Now what is interesting is that there are going to be several monogenic traits out there, that are predictive. So, as I have said, I am ethnically Chinese, so I am lactose intolerant and that is going to be down to a single gene and that is measurable. So, if I don’t have the polymorphism that 85 to 90% of White Northern Europeans have (I don’t), then I can’t actually handle large amounts of lactose as an adult – that’s predictive. Another thing that is predictive is the ability to handle alcohol. This is the result of two genes – alcohol dehydrogenase and acetaldehyde dehydrogenase – but single polymorphisms in each of them. The third is the ability to handle caffeine, so that is also predictive. And what these companies do is they always include those three traits and so if you are not a geneticist, which most people are not, and you pay £100-200 for your score and you look and see ‘Oh my god I am lactose intolerant’ or ‘Oh I can’t drink alcohol’, you think they are right. Then you look at all the other traits that are telling you that you should be doing aerobic exercise versus resistance exercise – PLEASE! The problem is that you believe it because you think they have got it right with the milk and alcohol.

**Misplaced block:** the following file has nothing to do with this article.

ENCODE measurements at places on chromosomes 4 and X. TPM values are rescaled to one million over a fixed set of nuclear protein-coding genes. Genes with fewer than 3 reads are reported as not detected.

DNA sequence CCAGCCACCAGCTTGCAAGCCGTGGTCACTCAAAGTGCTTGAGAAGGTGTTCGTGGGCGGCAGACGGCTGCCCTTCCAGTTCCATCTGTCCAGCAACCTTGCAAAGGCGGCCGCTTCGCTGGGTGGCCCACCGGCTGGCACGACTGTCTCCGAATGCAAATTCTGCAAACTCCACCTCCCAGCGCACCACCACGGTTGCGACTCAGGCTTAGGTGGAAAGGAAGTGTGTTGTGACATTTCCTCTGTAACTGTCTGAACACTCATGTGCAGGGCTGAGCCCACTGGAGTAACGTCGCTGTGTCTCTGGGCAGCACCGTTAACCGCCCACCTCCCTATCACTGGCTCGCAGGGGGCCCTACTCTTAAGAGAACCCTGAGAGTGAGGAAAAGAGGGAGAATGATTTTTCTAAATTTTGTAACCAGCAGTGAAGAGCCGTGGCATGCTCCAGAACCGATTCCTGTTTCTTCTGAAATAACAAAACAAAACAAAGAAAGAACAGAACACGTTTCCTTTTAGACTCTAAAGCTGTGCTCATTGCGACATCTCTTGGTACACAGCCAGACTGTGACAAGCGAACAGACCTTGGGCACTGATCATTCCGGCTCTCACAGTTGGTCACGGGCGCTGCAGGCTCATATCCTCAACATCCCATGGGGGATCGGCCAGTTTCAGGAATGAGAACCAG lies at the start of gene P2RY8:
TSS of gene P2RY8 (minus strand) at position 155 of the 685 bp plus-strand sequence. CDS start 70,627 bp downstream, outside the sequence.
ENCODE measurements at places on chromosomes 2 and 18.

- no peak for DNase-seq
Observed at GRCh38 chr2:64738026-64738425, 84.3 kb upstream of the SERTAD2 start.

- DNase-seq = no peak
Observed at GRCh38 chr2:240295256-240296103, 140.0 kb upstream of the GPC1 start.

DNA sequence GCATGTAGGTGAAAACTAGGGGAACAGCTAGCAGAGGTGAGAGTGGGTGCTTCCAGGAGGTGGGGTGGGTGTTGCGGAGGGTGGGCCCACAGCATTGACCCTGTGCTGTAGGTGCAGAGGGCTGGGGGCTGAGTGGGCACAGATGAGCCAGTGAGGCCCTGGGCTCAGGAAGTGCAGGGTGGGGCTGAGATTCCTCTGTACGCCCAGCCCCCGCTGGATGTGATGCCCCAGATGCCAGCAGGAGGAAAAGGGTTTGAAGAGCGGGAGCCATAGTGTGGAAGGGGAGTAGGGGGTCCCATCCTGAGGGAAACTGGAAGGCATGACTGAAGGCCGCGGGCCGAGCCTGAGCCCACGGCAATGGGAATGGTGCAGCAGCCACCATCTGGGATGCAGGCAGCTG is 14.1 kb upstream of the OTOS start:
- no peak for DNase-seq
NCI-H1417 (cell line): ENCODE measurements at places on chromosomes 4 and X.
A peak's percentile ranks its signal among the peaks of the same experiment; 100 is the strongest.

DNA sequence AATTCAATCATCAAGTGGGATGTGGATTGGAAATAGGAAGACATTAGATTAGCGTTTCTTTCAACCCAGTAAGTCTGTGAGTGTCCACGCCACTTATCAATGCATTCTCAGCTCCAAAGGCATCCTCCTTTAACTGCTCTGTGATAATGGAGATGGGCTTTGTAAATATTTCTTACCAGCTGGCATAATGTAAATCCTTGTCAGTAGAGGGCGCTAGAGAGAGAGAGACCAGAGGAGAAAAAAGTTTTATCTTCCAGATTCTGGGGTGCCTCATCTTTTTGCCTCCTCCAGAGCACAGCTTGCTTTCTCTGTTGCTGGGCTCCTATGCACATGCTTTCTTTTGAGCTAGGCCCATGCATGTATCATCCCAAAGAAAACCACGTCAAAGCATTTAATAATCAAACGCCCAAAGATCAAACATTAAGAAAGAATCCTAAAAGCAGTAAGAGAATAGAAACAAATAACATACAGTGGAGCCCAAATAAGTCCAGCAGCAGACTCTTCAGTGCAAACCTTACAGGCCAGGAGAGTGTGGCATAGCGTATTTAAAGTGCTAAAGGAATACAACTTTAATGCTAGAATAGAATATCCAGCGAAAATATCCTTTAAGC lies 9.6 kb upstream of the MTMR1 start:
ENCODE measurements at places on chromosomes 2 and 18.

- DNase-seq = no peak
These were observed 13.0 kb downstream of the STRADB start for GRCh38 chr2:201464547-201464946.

They mix in monogenic traits with complex polygenic traits but altogether in the same report, and so therefore the consumer finds it difficult to try and parse out what is genuinely predictive and what is just population level risk. Now you might say ‘What harm will it do?’. Now if they said I have a risk for obesity and therefore I need to eat better – what harm could it to? But what happens if, for example, your genetic score says that you have low risk of obesity or low risk of some other disease – do you then say, ‘Here we go boys let’s just do whatever the hell we want’? If you eat all the pies, you will still end up heavier even if you have no risk factors. And that is the problem. If you look at the data and millions of people take it, how do you interpret the data and how do you use the data? Do you use the data dangerously? In one sense, I know it doesn’t do any harm. The problem is in the reverse, when you suddenly say, ‘I can do what I want, I’m protected’. That is not how genetics works.